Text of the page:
6) I love seeing artists and I bought some beautiful prints at the show from people that I thought were very cool. I'll probably write more about this later (I know I will,) but long story short, I have a bunch of beautiful art for my walls and I desperately need to get some frames. And one art book, by the very interesting Naomi Vandoren, who I am very jealous of. I tried not to seem to jealous in person when I was looking at her beautiful art and listening to how she painted all of this stuff while cruising across central Europe and Ireland and all of these other places but it was also inspiring. It made me feel like could, and should, be a better person. And that's what art is about! The things she paints and the landscapes she creates are so inviting. I think it was Kurt Vonnegut who said that art is a conversation across time, and it's honestly wonderful. I did my best not to take up too much of her time at the convention but there is something genuinely inspiring about talking to certain people. I didn't mean for this to turn into a short essay about why I love art, but there you go. Best part of Dragoncon was seeing the artists. [6]

7) The guy who makes the Legion game is actually very nice and even though a military science fiction wargame based on the d20 system is literally the last thing I'd ever design, I do have a soft spot for that kind of system. I don't know if I'd go as far as trying to find out a way to get a place at his table, but it's certainly something I'll try and keep flexible on. In the meantime, if you do like that sort of thing, please check out Legion and see if you care for it, because it seems reasonably well made and I can assure you on a personal level that its creators are decent people.

[1] I don't really like things that are different for the sake of being different, but the thing about Keith Baker is that even if I don't necessarily agree with the things he says / thinks, he's a fairly intelligent man and an accomplished creative and I strongly respect his creative vision.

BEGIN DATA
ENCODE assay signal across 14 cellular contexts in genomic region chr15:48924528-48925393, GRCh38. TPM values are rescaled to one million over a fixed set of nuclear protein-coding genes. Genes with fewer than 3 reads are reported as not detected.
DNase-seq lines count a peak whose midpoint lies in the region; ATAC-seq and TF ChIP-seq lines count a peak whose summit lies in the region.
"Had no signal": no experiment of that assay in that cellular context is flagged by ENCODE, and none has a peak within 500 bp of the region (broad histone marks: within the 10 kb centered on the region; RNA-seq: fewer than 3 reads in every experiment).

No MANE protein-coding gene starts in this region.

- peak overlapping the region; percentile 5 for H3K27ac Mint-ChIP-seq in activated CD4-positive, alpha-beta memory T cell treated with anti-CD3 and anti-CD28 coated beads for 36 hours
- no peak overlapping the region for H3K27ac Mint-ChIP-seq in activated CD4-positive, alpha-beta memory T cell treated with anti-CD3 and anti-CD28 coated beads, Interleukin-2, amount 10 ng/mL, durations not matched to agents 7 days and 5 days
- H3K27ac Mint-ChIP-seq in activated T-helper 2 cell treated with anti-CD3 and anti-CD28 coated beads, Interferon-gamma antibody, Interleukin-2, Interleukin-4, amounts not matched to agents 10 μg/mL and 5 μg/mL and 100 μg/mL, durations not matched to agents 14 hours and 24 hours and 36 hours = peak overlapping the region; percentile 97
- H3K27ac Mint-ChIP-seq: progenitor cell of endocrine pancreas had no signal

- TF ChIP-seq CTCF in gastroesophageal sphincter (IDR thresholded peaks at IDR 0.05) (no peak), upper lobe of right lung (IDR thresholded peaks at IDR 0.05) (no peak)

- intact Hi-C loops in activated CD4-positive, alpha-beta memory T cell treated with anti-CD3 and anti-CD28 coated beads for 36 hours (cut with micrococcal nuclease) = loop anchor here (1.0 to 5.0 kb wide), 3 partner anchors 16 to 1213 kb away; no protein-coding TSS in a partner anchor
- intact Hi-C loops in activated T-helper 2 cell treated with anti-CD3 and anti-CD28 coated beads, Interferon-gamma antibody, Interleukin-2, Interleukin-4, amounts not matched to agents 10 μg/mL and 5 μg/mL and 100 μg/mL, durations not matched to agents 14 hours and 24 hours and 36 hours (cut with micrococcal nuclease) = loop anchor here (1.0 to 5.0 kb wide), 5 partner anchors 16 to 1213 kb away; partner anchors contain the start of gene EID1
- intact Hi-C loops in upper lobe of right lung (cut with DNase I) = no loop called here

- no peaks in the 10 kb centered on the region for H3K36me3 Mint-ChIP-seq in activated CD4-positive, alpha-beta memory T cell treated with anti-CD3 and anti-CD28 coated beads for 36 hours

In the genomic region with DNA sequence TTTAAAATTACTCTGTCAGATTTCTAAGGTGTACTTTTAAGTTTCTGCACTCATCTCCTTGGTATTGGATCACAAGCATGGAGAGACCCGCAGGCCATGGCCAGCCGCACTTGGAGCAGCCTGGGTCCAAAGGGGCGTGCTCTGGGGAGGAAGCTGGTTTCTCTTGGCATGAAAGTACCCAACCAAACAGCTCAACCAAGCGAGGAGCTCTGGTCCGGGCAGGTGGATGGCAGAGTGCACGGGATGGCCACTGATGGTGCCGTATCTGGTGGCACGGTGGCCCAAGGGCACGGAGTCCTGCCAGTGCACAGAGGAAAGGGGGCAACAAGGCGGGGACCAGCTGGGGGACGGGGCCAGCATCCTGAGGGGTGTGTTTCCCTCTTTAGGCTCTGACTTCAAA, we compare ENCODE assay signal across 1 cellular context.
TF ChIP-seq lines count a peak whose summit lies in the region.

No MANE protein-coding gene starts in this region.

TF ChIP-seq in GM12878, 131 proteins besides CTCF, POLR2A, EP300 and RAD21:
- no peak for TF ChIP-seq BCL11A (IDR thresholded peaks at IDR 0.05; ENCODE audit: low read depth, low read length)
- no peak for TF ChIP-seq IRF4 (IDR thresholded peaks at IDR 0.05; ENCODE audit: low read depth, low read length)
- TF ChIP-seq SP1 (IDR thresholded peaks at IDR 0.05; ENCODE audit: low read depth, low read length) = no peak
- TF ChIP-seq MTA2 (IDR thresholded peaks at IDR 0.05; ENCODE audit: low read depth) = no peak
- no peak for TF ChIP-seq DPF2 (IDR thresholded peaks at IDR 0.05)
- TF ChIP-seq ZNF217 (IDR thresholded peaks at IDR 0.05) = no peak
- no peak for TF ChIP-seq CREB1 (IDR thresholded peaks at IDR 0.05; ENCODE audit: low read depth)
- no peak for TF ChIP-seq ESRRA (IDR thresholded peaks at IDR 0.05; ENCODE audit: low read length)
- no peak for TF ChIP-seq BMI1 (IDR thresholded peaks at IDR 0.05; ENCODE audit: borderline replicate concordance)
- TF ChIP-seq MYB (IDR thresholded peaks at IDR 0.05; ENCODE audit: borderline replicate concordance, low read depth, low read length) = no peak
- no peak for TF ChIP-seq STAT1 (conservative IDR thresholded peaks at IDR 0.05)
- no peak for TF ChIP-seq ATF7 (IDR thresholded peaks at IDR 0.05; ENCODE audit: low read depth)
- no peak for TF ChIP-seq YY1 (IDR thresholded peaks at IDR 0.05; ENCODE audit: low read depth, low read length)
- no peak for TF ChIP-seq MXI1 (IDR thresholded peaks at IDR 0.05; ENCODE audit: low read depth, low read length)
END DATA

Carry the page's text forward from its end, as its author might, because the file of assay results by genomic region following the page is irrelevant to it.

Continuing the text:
[2] It was like looking at how the sausage was made- he basically said that he had no idea if what he was trying to do was possible but he wanted to do it anyways, and also that he sort of made up the game based off what works when you're stacking transparent cards, which I thought was great.

[3] The streets were absolutely packed and it turns out the people of Atlanta walk a lot like they drive- distracted as shit and not paying attention to hardly anybody but themselves. There were multiple occasions where somebody would be walking through a narrow path about as wide as their shoulders and then just sort of stop where they were standing, which boggled my mind. At one point, there was about enough space for a single person to pass but people were trying to go in both directions, so I rubbed bellies / asses with quite a few of my fellow con-goers as we all crammed our bodies sideways and tried to make the best of it.

[4] He didn't like Dominion, which is almost heresy in my eyes. Not that he's wrong- some sets of kingdom cards are kind of boring (especially the base set, with duds like the Chancellor, a card which is both weak and boring... although to the designer's credit, he did end up removing quite a few of the most boring cards in the second edition.)

[5] Breaking Bad, for example, is a show about a sociopath and it was huge before Game of Thrones came out, and not to mention that GRRM's books have been out at least a decade before the TV show came out and they have been fairly popular throughout their entire run... Leaving aside the fact that Warhammer Fantasy has been a mainstay of the "grimdark" style of fantasy since the late 90s (where it began transitioning from goofy parody fantasy to over the top violent fantasy).

[6] I have mixed feelings about it sometimes because some artists have built up this big cage and it's just like, their face poking through so they can talk to people through this cage. One artist who I was very impressed by, Sam Guay (and who I bought art from, and will buy art from again), had almost a wall that she stood behind and I remember she looked at me with the strangest look in her eyes. I have learned over my lifetime that I am extremely good at reading people but a convention is not the place for me to try and spark a conversation with an artist at a convention booth when she probably just wants me to buy her art and go. But still. I hope she is ok.